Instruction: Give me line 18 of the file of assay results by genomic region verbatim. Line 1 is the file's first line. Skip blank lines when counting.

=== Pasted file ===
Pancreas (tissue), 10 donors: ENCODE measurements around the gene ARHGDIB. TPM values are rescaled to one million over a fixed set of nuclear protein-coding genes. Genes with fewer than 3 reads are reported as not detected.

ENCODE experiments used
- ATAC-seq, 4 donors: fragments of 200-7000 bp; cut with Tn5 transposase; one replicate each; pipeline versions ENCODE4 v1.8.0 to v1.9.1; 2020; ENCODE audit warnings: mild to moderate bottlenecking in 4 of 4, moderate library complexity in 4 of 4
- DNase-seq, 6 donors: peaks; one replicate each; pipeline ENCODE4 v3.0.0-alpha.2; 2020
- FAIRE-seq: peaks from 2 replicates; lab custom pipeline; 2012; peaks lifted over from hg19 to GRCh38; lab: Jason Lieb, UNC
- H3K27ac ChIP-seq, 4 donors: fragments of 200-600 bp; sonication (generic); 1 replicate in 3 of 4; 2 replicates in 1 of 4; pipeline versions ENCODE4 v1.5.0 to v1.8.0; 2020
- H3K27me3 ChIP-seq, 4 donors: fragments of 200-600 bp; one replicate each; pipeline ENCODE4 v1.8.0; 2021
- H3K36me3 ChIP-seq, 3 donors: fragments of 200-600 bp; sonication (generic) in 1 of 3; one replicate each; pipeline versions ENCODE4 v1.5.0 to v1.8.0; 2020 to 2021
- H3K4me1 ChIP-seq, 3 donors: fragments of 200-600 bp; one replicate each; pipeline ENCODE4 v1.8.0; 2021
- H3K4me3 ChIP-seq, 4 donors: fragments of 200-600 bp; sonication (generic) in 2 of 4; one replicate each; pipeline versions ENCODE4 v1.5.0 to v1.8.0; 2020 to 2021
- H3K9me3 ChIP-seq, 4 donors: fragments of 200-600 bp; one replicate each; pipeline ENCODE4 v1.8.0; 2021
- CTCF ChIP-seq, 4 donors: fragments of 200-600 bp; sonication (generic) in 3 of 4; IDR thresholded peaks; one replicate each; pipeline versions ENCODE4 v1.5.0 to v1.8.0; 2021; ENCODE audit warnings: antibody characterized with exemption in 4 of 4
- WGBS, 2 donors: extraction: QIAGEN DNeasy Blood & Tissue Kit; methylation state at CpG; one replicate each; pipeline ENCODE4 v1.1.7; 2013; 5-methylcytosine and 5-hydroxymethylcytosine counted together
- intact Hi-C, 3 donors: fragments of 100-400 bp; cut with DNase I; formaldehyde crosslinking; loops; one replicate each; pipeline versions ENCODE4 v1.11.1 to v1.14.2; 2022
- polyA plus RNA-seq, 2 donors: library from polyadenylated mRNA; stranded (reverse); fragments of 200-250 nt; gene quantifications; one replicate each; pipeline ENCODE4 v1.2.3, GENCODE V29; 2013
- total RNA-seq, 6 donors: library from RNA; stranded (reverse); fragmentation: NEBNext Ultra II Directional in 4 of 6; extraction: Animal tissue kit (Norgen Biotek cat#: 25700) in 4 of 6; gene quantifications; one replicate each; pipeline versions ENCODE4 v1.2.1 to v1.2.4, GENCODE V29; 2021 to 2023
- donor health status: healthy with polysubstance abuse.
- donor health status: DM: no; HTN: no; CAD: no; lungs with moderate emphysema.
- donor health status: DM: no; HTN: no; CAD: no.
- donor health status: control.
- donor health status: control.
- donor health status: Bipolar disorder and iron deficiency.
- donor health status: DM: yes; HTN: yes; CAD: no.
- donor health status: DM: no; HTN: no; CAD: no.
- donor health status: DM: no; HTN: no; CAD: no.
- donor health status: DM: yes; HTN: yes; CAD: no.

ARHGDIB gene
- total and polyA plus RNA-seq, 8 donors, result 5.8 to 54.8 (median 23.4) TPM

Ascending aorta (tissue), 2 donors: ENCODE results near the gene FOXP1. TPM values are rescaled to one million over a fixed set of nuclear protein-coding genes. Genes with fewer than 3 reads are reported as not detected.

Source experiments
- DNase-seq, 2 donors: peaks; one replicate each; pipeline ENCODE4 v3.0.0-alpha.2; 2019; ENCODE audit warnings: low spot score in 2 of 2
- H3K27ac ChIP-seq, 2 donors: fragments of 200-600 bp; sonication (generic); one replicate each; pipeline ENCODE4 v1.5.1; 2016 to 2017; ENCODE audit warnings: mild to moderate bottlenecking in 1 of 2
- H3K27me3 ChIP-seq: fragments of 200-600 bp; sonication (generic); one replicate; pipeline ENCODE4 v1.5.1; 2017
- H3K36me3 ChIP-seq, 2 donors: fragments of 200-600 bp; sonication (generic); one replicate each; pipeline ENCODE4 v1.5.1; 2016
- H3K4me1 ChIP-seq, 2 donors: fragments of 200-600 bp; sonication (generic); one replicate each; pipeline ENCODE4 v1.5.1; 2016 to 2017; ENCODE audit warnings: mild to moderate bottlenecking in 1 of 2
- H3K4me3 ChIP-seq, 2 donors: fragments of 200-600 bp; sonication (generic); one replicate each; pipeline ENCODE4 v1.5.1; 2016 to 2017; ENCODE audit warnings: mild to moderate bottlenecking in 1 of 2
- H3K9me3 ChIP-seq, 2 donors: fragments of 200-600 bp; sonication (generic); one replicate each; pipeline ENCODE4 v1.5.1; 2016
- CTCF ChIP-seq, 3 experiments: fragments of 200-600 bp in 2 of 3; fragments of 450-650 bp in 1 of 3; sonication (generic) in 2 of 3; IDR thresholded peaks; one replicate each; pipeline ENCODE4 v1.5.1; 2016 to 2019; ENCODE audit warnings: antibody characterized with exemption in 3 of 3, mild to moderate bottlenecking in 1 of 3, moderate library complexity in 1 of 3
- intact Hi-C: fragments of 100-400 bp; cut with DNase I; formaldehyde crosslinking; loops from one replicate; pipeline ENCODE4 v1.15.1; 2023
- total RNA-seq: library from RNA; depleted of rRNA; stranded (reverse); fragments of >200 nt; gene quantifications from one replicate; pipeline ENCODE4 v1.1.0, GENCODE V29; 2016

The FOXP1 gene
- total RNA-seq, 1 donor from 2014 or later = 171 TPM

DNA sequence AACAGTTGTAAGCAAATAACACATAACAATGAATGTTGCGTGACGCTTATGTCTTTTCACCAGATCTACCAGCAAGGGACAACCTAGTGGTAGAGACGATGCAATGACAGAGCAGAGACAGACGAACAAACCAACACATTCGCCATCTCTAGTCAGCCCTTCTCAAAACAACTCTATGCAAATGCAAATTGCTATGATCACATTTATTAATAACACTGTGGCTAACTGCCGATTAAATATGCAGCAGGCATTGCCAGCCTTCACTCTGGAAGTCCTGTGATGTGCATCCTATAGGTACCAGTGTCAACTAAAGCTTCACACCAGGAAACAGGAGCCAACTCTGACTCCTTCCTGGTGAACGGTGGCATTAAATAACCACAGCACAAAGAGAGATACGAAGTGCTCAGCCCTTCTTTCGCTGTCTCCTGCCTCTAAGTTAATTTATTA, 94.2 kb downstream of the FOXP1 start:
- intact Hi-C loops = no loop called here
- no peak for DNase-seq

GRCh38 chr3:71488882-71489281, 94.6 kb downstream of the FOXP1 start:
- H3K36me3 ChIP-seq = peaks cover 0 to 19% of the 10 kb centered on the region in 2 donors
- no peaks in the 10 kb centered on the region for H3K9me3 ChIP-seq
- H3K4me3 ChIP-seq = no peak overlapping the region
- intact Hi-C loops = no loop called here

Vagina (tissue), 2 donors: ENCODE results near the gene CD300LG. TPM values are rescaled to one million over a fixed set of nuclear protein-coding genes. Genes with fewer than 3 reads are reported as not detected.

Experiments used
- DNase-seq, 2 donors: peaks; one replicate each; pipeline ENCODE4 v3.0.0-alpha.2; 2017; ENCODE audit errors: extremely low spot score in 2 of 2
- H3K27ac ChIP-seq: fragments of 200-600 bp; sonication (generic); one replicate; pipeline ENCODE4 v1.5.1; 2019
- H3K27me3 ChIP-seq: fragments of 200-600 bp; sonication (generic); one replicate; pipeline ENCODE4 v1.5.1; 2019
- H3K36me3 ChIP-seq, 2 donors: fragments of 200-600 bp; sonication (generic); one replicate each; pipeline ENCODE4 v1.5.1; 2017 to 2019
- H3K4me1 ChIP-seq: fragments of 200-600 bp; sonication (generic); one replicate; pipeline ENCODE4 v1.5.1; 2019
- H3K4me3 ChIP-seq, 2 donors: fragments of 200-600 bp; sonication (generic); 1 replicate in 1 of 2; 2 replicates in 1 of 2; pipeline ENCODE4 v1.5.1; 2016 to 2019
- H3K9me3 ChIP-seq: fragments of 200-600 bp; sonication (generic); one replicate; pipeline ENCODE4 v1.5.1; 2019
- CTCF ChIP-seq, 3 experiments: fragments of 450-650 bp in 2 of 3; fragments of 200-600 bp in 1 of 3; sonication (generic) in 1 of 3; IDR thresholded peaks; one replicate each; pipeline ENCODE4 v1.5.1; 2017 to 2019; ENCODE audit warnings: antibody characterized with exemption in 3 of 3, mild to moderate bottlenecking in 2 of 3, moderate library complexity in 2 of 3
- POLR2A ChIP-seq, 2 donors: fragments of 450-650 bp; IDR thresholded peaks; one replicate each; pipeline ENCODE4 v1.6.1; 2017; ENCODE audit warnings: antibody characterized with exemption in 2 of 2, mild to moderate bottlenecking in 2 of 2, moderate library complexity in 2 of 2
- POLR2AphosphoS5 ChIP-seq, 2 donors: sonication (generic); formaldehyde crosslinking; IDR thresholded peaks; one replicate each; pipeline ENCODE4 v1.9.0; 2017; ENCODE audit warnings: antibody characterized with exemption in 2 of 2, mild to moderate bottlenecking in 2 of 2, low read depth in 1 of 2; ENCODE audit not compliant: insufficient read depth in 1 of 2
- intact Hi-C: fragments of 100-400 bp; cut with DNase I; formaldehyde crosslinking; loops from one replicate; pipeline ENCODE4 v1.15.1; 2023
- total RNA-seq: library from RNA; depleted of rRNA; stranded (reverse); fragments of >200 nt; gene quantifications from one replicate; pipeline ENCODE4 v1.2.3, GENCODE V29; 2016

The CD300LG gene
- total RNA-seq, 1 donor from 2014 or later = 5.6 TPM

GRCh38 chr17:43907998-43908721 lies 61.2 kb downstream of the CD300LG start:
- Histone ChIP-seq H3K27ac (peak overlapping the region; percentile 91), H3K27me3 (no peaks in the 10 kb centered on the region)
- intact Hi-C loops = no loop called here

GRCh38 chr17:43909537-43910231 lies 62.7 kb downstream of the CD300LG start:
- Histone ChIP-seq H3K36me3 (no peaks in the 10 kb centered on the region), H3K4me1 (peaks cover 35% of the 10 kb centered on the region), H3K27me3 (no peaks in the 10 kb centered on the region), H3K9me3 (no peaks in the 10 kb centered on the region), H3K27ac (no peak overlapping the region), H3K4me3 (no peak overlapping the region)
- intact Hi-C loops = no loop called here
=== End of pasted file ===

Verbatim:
- donor health status: DM: no; HTN: no; CAD: no; lungs with moderate emphysema.